Besides the difficulties of funding and networking, women entrepreneurs have to overcome significant obstacles in business operations, space restrictions, and training. The establishment of IT parks, Special Technology Zones (STZs), and incubation centers offers a tech-enabled environment for the startup ecosystem to thrive, providing entrepreneurs with spaces with subsidized rates and state of the art facilities. As of now, National Incubation Centers (NICs) have empowered 2300 women entrepreneurs. Similarly, SIFC has introduced InnoVista, a program that creates co-working spaces in Pakistan to empower entrepreneurs, including women. SIFC is facilitating another initiative where the Ministry of IT and Telecom will establish 10,000 e-Rozgar centers. This initiative will not only simplify business operations but also provide women with the necessary resources and support services for their growth and success. Additionally, the international startup exchange program provides Pakistani startups with the chance to participate in the best international incubators and accelerators, facilitating cross-border cooperation and knowledge exchange.
As SIFC initiatives expand investment portfolios, we anticipate a surge in consultancy services, with a focus on feasibility studies to render sectoral projects financially viable for potential investors. These services will create more employment opportunities, allowing women to improve their skills and contribute to the country’s development. Despite the immense challenges faced by women entrepreneurs, their contributions are increasing significantly, propelling Pakistan to unprecedented heights in the global arena. Their role implies the importance of inclusive policies and initiatives to support their ventures from the beginning, that is, from the stage of ideation. The initiatives of SIFC empower the workforce by facilitating networking opportunities, reducing bureaucratic hurdles, easing regulatory procedures, and fostering global partnerships, thus creating a conducive environment for startups and businesses to grow. These initiatives represent a promising step towards realizing this vision and unlocking the full potential of entrepreneurs, especially the women founders in Pakistan.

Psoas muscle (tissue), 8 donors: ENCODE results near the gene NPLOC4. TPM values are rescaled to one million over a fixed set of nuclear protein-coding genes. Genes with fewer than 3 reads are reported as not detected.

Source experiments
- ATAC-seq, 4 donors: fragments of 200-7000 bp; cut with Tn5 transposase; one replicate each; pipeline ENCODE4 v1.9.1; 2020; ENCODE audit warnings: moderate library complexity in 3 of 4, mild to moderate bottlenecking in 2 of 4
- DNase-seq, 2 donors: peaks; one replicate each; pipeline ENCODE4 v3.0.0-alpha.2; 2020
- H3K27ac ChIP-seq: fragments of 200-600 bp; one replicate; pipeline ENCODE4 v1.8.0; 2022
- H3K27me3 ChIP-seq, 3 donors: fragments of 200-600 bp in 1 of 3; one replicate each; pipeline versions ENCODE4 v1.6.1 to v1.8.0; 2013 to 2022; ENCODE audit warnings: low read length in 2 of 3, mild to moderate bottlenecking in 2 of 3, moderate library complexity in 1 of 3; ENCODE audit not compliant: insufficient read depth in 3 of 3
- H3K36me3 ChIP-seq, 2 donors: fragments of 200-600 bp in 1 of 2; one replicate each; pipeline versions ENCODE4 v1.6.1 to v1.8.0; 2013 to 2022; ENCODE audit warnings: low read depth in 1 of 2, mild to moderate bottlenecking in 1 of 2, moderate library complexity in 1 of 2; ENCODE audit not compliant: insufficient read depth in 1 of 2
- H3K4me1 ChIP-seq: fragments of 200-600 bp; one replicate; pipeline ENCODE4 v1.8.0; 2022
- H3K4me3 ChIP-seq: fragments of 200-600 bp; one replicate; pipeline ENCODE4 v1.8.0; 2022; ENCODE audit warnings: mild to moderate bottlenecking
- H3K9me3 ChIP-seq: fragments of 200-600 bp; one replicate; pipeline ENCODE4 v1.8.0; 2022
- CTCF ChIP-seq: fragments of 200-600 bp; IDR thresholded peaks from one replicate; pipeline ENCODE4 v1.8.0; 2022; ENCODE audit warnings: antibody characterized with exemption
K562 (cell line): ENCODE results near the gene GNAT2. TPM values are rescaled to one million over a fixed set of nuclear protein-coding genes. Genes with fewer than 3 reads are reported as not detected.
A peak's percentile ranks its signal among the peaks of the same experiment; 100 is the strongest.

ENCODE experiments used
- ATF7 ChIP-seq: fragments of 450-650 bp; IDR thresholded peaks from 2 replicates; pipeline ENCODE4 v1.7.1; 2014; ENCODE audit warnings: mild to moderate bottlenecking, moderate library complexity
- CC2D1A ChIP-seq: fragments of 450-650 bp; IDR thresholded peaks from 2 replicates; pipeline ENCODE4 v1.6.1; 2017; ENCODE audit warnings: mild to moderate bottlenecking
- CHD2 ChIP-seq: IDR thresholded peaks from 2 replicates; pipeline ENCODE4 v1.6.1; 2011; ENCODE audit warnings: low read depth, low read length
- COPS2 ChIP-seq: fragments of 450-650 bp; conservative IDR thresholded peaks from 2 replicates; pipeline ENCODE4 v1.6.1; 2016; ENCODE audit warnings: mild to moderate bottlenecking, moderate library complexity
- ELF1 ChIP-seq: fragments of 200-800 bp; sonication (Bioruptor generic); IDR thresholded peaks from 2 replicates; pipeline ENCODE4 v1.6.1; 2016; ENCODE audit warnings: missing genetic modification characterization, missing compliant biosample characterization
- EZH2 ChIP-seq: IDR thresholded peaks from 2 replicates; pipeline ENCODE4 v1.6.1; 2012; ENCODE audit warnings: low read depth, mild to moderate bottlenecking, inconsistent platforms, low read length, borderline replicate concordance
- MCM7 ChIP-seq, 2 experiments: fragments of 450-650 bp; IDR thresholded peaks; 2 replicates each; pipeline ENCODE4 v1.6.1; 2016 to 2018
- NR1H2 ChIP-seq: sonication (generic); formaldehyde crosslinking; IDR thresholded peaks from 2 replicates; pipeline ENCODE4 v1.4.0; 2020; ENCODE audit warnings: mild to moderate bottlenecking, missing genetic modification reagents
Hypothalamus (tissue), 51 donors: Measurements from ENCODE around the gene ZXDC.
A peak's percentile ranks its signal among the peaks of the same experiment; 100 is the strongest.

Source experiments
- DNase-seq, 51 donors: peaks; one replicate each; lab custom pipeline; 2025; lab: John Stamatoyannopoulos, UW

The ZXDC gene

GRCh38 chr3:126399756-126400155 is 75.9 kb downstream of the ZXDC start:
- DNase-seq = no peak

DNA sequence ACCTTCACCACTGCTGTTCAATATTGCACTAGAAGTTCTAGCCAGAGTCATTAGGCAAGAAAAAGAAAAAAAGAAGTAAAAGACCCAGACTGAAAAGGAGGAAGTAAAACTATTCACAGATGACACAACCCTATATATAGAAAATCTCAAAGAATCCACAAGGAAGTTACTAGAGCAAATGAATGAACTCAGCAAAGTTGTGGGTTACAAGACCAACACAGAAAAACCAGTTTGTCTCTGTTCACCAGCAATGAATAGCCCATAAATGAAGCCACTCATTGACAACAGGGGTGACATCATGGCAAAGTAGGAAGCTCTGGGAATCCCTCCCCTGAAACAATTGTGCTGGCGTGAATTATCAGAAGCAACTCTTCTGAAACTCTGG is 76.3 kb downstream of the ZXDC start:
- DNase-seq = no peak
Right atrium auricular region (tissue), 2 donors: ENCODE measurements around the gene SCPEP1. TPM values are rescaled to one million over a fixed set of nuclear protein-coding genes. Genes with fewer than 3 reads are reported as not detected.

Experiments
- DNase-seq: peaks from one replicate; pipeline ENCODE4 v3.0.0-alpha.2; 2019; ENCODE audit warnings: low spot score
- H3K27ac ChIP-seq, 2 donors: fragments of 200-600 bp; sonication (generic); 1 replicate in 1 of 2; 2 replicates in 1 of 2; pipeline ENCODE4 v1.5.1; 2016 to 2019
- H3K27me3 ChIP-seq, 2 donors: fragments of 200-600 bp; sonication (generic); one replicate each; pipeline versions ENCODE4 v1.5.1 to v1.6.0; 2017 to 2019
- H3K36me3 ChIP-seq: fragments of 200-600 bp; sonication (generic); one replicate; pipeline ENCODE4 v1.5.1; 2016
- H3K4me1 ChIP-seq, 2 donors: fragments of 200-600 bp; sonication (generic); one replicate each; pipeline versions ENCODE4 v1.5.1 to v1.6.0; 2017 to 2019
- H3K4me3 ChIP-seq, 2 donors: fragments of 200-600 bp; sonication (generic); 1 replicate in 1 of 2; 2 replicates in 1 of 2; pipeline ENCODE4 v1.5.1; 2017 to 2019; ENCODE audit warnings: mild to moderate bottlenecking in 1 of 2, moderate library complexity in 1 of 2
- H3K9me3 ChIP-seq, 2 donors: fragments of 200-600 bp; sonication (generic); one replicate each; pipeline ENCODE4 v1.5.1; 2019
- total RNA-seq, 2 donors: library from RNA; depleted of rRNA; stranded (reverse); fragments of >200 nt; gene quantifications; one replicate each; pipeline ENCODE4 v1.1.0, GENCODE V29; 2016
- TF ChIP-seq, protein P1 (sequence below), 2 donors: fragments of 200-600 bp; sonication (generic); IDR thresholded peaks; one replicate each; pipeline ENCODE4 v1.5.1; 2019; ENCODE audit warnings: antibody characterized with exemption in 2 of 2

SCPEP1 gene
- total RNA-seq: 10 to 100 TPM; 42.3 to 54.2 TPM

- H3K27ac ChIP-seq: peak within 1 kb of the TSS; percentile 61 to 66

Mahnoor Ali is a Public Relations Officer at the Special Investment Facilitation Council (SIFC) and is a civil servant from 49th Common Training Program (CTP).
Email:[email protected]

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Mahnoor Ali

Mahanoor Ali is a Public Relations Officer at the Special Investment Facilitation Council (SIFC) and is a civil servant from 49th Common Training Program (CTP). Email:[email protected]